• Property Tax: Property taxes in Columbus are very high. The average property tax is 2.029%, much higher than the national average and higher than the average property tax in the rest of Ohio, which is 1.553%.
  • Sales Tax: The combined sales tax in Columbus is 7.5%, which is higher than the state sales tax rate of 5.75% and higher than the national average.
  • State Income Tax: Ohio’s income tax rate falls in the mid-to-low end of the spectrum at 5%.

Housing Market

The housing market in Columbus has been hot for several years, and the outlook for the coming years is optimistic. Just over half of Columbus residents own their homes; 47.2% are renters. The median home price as of September 2019 is $157,900. At this time, the market was considered a sellers’ market, as home values went up 7.3% over the previous year, and projections show them gaining another 3.6% in the coming year.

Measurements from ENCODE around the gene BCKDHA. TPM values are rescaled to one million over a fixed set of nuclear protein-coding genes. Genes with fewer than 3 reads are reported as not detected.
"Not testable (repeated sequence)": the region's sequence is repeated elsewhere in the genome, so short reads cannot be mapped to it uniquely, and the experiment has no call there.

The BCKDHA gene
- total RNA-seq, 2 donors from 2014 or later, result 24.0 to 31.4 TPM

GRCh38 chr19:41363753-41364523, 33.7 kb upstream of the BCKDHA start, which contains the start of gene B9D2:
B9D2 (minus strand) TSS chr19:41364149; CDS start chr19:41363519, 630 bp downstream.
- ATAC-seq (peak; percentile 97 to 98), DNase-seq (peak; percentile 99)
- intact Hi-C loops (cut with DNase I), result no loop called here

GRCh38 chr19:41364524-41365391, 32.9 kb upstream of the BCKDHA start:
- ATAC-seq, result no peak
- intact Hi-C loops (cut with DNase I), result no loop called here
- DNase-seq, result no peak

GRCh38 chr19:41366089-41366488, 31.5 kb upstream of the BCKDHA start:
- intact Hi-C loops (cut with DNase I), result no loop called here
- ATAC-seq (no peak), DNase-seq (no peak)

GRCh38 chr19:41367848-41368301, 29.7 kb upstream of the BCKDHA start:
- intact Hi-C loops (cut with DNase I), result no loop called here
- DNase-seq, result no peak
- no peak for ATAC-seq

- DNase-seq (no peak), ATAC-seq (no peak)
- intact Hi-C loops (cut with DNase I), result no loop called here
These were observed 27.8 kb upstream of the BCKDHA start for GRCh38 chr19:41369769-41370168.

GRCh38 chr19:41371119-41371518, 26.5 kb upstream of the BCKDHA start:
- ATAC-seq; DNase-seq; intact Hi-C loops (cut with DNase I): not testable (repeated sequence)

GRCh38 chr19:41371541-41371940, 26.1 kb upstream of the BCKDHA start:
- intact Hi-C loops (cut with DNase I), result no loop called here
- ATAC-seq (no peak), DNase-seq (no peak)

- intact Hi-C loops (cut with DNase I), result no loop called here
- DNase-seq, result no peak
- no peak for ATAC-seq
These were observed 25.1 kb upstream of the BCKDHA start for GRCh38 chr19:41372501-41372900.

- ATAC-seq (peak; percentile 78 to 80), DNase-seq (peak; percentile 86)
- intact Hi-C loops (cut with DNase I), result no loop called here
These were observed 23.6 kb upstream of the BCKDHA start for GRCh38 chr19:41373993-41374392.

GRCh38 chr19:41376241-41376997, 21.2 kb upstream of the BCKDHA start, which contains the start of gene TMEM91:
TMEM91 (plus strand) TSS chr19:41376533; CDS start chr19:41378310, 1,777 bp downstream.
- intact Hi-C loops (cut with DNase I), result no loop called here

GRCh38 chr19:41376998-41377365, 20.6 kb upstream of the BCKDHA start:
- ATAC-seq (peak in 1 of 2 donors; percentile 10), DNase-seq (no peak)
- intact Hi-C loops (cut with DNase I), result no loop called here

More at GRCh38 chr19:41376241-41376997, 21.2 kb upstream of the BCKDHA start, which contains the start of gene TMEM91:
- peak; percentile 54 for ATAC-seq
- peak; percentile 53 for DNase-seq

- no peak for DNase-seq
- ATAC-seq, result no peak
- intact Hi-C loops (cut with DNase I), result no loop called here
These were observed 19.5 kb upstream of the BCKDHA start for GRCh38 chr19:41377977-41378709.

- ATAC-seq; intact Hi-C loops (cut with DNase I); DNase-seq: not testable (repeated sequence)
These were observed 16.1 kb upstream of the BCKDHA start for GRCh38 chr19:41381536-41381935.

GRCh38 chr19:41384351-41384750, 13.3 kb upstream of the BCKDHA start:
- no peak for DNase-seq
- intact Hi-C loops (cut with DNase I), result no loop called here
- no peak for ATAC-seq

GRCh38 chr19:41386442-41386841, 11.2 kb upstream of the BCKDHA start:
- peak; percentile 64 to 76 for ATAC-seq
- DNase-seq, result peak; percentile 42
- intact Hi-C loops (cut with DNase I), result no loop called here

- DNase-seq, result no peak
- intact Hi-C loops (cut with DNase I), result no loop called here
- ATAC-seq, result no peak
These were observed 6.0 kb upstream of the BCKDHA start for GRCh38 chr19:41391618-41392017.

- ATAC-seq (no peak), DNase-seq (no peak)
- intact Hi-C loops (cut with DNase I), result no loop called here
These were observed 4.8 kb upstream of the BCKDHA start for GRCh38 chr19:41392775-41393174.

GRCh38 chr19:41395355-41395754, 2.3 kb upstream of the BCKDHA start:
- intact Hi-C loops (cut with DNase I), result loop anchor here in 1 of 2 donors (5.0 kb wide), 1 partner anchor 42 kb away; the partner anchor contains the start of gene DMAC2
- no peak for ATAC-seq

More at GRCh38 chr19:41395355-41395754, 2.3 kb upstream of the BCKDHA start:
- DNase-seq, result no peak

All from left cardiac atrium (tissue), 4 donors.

Only 2.9% of houses and apartments in Columbus were available to rent in September 2019, and the average rent as of this time was $662 for a one-bedroom, $851 a month for a two-bedroom, and $1127 for a three-bedroom. 

In fall, 2019, the cheapest neighborhoods in Columbus were Fort Columbus Airport, Southwest, Franklinton, Near Southside, Olentangy River Road, Far South, South Alum Creek, North Linden, West Columbus Interim, and Tri-South. In some of these neighborhoods, you’ll get what you pay for – crime rates might be higher or the location less desirable.

Cost of Living

The cost of living in Columbus is 9.6% lower than the US average. Bestplaces.net rates US cities on a cost of living index of 100; an amount below 100 means an expense is cheaper than the US average, and a number above 100 indicates it’s more expensive. The Columbus cost of living index is 90.4 of 100. In terms of overall expenses, Columbus ranks 93 in grocery, 89.2 in health, 76.4 in housing, 102.1 in utilities, and 103.8 in transportation. According to the family budget calculator, a family of four – two adults and two children – must earn $77,075 annually to live in Columbus.